His two 5000m splits were 13:57.22 and 13:23.86.
“I'm very happy, it was a great day,” said Kipruto. “It was an honour to represent my country and my people. The competitors were tough but I was able to stay focused.”
Kiplimo came through strongly for second in 27:40.36, while Ethiopia’s Berihu Aregawi took third with 27:48.41.
The women’s 5000m, meanwhile, turned into a burn-up over the final lap, which Beatrice Chebet covered in a blistering 62.66 to take gold.
The Japanese duo of Tomomi Musembi Takamatsu and Miku Moribayashi made the pace respectable in the early stages but drifted back into the pack before 2000m. The pace didn't pick up again until Ethiopia’s Ejegayehu Taye put in a 71.87 lap – the first lap at sub-15-minute pace – through the 4000-metre checkpoint in 12:40.12.
This was followed by a 72.31 last lap and by the bell, which was reached in 14:28.11, the pack was reduced to four. With a final kilometre of 2:50.66, Chebet crossed the finish line in a 15:30.77 PB, winning by just 0.10 from Taye.
“I am happy to win the gold medal for my country,” said Chebet. “It was tough racing the two Ethiopians as they are strong but I had a good fight with them.”
Taye also set a lifetime best although the 18-year-old was hoping for more on her European debut.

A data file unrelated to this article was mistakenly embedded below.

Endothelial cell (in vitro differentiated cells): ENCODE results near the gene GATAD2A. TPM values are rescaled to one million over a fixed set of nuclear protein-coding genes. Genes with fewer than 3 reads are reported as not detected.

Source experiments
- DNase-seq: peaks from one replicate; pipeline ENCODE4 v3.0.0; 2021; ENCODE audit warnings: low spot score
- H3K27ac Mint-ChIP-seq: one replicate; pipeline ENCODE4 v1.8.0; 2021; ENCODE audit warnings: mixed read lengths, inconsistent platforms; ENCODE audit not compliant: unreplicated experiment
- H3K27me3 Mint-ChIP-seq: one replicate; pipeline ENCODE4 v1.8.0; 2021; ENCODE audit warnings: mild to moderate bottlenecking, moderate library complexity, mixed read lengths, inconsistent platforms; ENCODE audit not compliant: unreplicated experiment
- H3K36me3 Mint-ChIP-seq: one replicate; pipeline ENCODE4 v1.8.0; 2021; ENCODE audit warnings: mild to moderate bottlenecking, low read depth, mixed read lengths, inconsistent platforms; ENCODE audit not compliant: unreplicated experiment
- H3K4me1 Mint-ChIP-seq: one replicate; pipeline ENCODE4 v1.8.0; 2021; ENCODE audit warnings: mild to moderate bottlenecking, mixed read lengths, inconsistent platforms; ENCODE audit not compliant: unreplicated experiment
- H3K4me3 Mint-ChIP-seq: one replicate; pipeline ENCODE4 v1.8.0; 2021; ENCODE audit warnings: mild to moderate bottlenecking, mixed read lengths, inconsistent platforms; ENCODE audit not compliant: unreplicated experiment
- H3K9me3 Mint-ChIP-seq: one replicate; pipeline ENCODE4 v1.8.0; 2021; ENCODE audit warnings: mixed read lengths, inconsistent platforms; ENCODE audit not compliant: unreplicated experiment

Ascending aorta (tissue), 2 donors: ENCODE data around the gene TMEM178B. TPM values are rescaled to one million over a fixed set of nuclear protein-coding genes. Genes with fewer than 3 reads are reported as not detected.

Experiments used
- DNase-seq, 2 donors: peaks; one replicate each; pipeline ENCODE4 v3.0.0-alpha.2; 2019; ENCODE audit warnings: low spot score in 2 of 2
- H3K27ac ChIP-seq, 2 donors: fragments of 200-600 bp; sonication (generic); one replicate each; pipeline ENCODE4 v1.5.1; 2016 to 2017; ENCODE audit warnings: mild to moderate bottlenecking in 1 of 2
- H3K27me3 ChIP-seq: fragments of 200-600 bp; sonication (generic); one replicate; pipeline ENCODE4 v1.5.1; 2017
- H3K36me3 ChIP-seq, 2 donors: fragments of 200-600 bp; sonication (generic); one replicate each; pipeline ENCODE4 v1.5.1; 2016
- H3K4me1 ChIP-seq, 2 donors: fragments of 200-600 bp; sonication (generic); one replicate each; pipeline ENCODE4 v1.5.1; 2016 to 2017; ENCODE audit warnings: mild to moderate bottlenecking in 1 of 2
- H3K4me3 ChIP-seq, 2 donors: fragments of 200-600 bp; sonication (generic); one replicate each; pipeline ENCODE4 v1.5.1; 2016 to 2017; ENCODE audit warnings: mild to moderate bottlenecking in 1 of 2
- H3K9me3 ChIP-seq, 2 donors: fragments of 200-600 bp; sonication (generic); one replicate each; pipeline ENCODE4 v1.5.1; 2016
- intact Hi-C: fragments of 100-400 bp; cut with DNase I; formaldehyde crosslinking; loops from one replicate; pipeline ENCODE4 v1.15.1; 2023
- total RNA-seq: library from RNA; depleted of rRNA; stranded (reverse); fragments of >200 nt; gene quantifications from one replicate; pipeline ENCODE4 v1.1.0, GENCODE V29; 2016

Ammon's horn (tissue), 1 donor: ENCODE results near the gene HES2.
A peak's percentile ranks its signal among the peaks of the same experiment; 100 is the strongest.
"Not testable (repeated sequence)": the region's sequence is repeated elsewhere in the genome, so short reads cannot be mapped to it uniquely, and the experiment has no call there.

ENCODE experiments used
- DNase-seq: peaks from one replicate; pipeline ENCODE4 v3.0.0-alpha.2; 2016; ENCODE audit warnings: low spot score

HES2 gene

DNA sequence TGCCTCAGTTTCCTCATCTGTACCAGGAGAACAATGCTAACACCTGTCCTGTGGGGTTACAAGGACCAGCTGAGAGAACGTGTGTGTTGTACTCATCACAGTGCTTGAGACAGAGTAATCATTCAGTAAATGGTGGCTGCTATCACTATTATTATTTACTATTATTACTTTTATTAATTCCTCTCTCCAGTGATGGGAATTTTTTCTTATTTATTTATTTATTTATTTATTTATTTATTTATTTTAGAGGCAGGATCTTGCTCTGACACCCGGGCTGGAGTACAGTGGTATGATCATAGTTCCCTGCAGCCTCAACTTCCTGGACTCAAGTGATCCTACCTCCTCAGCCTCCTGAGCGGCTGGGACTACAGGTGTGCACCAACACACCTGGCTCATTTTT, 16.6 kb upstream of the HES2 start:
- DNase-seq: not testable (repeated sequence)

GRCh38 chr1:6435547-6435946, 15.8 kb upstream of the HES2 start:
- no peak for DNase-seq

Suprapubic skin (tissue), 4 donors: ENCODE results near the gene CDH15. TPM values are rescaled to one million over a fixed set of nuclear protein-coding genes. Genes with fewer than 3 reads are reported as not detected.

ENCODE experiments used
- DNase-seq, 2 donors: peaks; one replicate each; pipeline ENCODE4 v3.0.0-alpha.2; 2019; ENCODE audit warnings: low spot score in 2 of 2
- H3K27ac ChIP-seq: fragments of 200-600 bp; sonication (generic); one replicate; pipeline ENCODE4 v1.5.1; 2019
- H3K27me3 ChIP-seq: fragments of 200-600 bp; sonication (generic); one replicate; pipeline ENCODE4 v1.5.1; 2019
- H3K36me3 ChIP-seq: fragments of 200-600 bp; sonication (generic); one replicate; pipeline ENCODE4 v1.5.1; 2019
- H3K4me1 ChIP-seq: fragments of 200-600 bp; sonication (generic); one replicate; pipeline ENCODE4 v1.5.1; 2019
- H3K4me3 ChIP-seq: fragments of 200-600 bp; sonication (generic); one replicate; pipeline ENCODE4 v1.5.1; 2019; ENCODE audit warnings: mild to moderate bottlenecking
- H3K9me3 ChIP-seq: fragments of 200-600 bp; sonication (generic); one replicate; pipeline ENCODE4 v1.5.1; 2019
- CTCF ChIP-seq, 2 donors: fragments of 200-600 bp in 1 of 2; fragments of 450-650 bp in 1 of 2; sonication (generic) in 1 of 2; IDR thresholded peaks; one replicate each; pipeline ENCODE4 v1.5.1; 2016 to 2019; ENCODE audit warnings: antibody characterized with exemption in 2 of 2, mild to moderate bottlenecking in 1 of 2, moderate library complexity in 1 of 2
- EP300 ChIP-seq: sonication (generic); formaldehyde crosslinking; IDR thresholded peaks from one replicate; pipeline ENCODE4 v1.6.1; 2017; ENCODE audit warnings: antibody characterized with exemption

“Second feels bad,” she said. “I wanted first. The time was good and the team tactics were good. They worked but we still wanted the gold medal.”
Third place went to Ethiopia’s Girmawit Gebrzihair in 15:34.01.
Moloney magnificent on day one
At the halfway point of the men’s decathlon, Australian Ashley Moloney is in firm command after a great day for the 18-year-old, where he racked up 4319 points in total, leaving him with an overnight lead of 216 points from compatriot Gary Haasbroek.
Moloney started the day as he meant to go on, with a superb breakthrough performance in the 100m to win in 10.51, a championship best. That put him in firm command, but his whole championships was soon at stake in the long jump where he fouled the first two attempts.
With the pressure at its peak, he produced a safe leap of 7.06m to keep himself in contention on his final effort. In the shot put, his opening effort of 12.83m was his best, and that sent him into the afternoon session in third place behind France’s Makenson Gletty and Finley Gaio.
That’s when Moloney turned the screw on his rivals, producing a stunning display in the high jump. He first soared over a PB of 2.07m, then raised the bar to 2.10m, which he cleared at the first attempt. That netted him 896 points which edged him in front of Gletty on the overall standings.
In the 400m, however, everything changed.
Gletty pulled up injured shortly after departing the blocks, while fellow Frenchman Steven Fauvel-Clinch never even made it to the start line after injuring himself in the high jump.
Moloney, meanwhile, seized full advantage, powering his way around the track from lane two to take a decisive victory in 46.86, a world U20 decathlon 400m best.
Cathal Dennehy for the IAAF